Anthes Takes First at Caseville Tri- Thanks to Positive Attitude

August 20th, 2015 by Team OAM NOW / Athletic Mentors

By Todd Anthes, Team OAM Now Triathlete

DSC_7767Some say the fourth discipline in triathlon is nutrition. While I can’t totally disagree, I’d argue that the fourth discipline can be a positive attitude. Racing includes a lot of variables, including some that can derail a good, even great, performance. How you deal with those possibilities makes the difference.

In the bike leg of the Caseville Half Iron Distance race on July 12, 2015, I could tell that I was in fifth or sixth place. I had an unremarkable swim and was counting places at the Olympic and half turn-arounds (it was an out-and-back course). It appeared that there was one male athlete so far out in front (e.g. 25+ minutes), that catching him would be impossible. I thought maybe this was an Olympic athlete off-course, or possibly a relay team with a *really* strong swimmer.Regardless,  I decided that catching him was not achievable, and instead, I focused on those who were.

I moved up a number of places on the bike and transitioned well. The out-and-back run course was completely exposed to the sun and, for the most part, made up of straight-aways on country roads, a majority of them dirt. Because I train a lot on dirt roads, it felt like home. Even that small comfort helped keep me feeling good.

From almost the get-go of the run, I could see four runners in front of me, spanning a little less than an mile. I knew with how I felt, second place overall was clearly within my abilities. I started to pick off runners slowly, and by the turn-around I was in third place. About the time I passed the second place athlete, shortly after the turn-around, I noted a hard charging athlete. He probably couldn’t catch me, but one never knows.

Now in second place, I began to settle into the idea that was my limitation that day . . . then, all of a sudden, an athlete flew by me.  It shocked me, and given his pace, I couldn’t even give chase. And this is where races get tough. It’s easy to start feeling sorry for yourself, and begin to wonder things like, will that hard charging athlete catch me and knock me off the podium and other negative things. However, I did note that when the athlete passed me, he did not have race markings, a race number, or a chip.

I powered through my little funk and maintained my target pace.  The last couple miles of the run were going to be really hard as my calves were starting to cramp.  The run course was not well supported with water and I could tell I was becoming dehydrated.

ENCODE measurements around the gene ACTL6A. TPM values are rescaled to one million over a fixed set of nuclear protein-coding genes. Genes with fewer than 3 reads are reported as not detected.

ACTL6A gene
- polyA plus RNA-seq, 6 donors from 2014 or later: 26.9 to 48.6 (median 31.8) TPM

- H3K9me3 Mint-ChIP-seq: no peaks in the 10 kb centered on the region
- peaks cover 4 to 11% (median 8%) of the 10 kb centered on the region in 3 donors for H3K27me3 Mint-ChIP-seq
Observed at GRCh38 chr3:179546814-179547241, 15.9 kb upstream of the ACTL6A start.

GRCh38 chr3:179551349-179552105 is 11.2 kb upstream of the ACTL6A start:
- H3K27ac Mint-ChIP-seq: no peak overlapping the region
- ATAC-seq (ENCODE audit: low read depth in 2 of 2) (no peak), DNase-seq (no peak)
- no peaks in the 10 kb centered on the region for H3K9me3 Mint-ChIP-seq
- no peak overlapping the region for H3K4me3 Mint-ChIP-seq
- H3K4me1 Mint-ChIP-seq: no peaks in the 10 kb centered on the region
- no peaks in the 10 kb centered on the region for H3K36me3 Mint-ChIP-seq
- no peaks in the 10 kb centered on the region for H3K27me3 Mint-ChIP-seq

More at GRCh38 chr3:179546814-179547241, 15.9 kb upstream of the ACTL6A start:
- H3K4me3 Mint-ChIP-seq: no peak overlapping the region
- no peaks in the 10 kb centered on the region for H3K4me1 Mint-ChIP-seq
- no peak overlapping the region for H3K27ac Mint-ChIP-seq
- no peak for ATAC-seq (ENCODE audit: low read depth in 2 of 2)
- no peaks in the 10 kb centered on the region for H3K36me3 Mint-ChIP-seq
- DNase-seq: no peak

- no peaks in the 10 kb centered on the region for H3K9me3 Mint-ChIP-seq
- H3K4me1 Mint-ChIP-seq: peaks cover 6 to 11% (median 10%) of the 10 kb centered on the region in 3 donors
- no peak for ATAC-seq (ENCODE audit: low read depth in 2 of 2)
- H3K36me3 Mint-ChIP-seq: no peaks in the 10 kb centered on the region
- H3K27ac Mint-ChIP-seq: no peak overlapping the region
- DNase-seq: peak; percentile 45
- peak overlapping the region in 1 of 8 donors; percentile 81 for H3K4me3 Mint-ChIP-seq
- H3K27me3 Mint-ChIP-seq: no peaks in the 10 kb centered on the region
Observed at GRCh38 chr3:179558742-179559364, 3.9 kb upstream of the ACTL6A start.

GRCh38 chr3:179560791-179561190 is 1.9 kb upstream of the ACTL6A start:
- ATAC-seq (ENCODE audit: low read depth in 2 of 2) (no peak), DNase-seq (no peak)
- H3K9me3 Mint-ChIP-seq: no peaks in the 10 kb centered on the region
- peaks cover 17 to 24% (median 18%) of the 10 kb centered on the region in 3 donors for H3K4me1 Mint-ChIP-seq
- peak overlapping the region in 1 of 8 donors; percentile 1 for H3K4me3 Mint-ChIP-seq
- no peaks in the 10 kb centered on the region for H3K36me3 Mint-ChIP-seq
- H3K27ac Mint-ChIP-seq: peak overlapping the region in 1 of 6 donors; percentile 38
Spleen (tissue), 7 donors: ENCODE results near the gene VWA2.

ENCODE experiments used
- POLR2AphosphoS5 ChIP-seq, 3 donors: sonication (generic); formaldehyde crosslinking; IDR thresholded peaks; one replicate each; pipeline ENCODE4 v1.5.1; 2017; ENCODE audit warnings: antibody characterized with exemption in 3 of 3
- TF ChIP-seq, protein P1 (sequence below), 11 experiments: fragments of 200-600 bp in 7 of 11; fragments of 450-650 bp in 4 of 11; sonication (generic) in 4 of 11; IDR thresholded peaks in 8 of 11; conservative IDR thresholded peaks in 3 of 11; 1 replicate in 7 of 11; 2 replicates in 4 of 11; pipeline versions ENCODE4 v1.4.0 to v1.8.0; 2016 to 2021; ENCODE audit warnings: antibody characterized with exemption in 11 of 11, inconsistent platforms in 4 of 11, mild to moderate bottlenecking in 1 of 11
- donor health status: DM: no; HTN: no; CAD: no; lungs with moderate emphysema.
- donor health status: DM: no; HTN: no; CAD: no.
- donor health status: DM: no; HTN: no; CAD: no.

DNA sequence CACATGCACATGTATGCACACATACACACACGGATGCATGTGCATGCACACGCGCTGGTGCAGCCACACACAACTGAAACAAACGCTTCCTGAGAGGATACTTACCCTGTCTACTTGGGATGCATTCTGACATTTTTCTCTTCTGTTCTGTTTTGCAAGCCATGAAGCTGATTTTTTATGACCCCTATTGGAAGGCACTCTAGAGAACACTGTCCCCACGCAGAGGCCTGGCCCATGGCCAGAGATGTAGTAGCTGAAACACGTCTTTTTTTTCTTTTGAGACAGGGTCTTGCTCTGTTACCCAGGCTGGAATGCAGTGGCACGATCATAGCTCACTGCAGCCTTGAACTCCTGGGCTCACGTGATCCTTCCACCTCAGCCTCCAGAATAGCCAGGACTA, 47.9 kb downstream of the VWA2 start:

With about a mile to go, I came upon an athlete very quickly, and not the one that just passed me a few miles back, but the one who was way out in front of the field on the bike.  He was not looking well and I think he cooked the bike to such a degree that he was having a difficult run. With that little boost and a short distance to go, I was resigned to taking second place and finishing this race.

FullSizeRenderAs I started to enter more populated areas near the finish, I began to take in signs that maybe I was the race leader. Sure enough, when approached the finishing line the announcer welcomed me as the winner.  I had an inkling that it might be the case, but had let significant doubts enter my mind.

While relaxing in the great ice bath and huge inflatable tent provided by the race organizer, Tri to Finish, I watched the top of the field cross the finish line. The guy I passed right after the turn-around held on for second.  The hard charging runner I noted climbed onto the last stop on the podium. The uber biker who was 25+ minutes out in front on the bike took fourth.  And then I saw the athlete that passed me on the run. He was chatting up one of the top five or ten athletes. In fact, he was his friend. I’m hoping that his little display on the course was not dirty pool, but regardless, it is a reminder that a lot of things happen on the race course and it is how you deal with them that often determines your day.

You have days when racing where things happen that are completely outside of your control (e.g., weather, better performing athletes, dropping nutrition/water, digestive issues, etc.), but how you choose to address those issues are clearly within your control.  It’s quite easy to fall into a poor mental state and count your problems until they become an anchor. But, if you continue to trust yourself, your training, or whatever else lifts you up, good things will happen. Have faith in the process and in the race and know that the triathlon often requires more than physical training.


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